A Crush-ing Reality
During the past 27 years the barrier reef has lost half of its coral covering. Sitting about 1,250 miles off the coast of Queensland, Australia it has been affected by severe storms, invasive species, pollution run-off, coastal port development, dredging, and increased coal shipping. However, even those factors are minimum compared to the coral bleaching that has been caused by massive shifts in ocean temperature, thanks to climate change. The color of coral -as well as their nourishment- comes from the algae that live on their surfaces. The algae photosynthesize the sunlight and make sugars that the coral feeds on. But when temperatures are too high the algae produce too much oxygen. That can be toxic in high concentrations, and the coral are then forced to discard the algae to survive. Unfortunately, that leaves them without their main source of nutrients until new algae can grow back. These coral bleaching events have become incredibly common in the past 35 years, and if they happen in rapid succession the coral starves and dies. Currently, it has been happening every two to three years since the turn of the millennium.

This is compounded by other related factors, such as the explosive growth of seaweed, which thrives in warmer waters. As ocean temperatures increase so does seaweed, and much how trees compete for sunlight in a forest so do the algae and the seaweed. When the seaweed begin to thrive the algae does not and the coral beneath it begin to die and break apart because they are not getting the nutrients they need. The acidity level of the ocean has also been increasing over the past two decades, thanks to an increase in carbon dioxide in the atmosphere. CO2 emissions are absorbed by the ocean and they then eat away at the coral itself, weakening the reef structure.

It’s hard to really fathom the ecological impacts of what the world will look like if -or when- the Great Barrier Reef finally does die. We have already seen what happens on smaller scales. Sections of the barrier reef are already dead. When the coral of an area dies the algae actually starts to consume it. After that, the whole structure is doomed to collapse, along with the entire ecosystem. Small fish -like Nemo and Marlin- that eat the coral no longer have a food source or a place to live/hide from larger predators. Larger fish who eat those smaller fish eventually wipe out their prey, and then they too start to die off without a food source. The same happens to the larger fish and birds that eat them. Without coral acting as homes and breeding grounds for fish and other aquatic creatures the entire landscape of an area undergoes a radical change within only a few years. If that happens to the entire GBR, you are talking an ecological disaster that will affect hundreds of thousands of species up the food chain… including humans.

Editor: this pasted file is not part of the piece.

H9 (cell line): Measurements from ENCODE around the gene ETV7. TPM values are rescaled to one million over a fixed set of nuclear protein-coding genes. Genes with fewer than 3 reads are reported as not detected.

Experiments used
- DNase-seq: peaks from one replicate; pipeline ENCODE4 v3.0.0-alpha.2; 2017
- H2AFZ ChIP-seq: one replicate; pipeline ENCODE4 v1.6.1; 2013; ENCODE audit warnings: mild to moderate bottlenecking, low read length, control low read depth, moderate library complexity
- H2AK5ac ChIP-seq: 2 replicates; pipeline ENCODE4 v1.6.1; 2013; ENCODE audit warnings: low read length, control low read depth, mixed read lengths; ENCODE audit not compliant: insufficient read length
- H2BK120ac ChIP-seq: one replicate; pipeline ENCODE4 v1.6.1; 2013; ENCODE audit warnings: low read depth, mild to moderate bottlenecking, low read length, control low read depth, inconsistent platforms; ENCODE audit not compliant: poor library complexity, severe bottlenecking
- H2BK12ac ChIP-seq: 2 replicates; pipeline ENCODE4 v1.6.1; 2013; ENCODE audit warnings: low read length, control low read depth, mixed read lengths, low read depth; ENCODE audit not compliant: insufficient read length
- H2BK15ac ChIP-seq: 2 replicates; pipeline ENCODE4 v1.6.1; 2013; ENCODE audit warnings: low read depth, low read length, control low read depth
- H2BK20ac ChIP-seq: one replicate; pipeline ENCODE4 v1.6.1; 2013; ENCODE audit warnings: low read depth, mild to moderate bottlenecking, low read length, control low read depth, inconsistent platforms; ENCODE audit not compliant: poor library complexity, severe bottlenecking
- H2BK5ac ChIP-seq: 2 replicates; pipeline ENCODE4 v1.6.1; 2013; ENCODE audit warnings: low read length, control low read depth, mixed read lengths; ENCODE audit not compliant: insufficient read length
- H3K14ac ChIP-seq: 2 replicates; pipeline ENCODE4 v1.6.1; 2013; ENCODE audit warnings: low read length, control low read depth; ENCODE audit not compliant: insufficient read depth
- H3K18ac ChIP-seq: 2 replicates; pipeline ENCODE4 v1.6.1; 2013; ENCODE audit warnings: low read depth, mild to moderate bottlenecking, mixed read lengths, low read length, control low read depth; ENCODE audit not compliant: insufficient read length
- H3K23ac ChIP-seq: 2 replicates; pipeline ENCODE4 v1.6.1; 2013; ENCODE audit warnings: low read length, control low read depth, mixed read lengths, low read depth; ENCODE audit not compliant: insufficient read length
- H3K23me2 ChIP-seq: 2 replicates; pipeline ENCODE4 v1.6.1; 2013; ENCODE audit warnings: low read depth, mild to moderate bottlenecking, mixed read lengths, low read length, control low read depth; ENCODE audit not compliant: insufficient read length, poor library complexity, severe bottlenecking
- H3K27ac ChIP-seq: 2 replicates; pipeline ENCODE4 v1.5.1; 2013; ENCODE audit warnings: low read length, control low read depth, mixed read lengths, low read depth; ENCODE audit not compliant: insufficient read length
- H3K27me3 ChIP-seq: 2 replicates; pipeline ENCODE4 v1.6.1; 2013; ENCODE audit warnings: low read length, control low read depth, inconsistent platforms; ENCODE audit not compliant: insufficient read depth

Finding Common Sense
Maybe that is fitting, considering that it is humans that started this slowly rolling environmental disaster. There is no more way for us to deny that the carbon dioxide levels in our atmosphere are increasing, and have been increasing exponentially over the past decade. We are the factor. We’re sorry if that upsets you, but it is the overwhelming scientific consensus. Our factories, cars, and even farming has dramatically increased CO2 levels. This means that more sunlight is being trapped in our atmosphere and warming the planet, and a lot of that heat is absorbed by the oceans. Yet, that is not our only problem. As we mentioned earlier, the oceans -which are three-quarters of our planet’s surface- are very good at absorbing CO2 from the atmosphere. This increases not only the acidity of our high seas, but also speeds up the process of ocean warming and the growth of nutrient choking life forms, like seaweed.

Thankfully, those aren’t the only things we’re doing. There are also many people on this planet working hard to try and save natural landmarks like the Great Barrier Reef. Leading the charge in this area is Australia itself, which makes sense. The Land Down Under receives almost $6 billion in tourism revenue from the barrier reef each year and that means they have an economically invested interest in saving it as well as ecological. The Reef 2050 Plan is a report of a 151 actions that need to be taken to save the GBR. It also constitutes a $2 billion dollar investment of resources aimed at improving the barrier reef’s health. So far they have accomplished 29 of the stated 151 actions, but it has been acknowledged that the process needs to be accelerated if we truly do hope to save the GBR from destruction.

You see, if the the CO2 levels in our atmosphere reach 450 parts per million -which is estimated to happen in 2025- than there will be no saving the Great Barrier Reef. It will be gone forever and our children will not only live in a world with less biodiversity, warmer oceans, and less seafood buffets, but in a world where they will never get to experience the beauty and wonder of the barrier reef. To them it will just remain as some fantastical and unreal setting in old Pixars movie.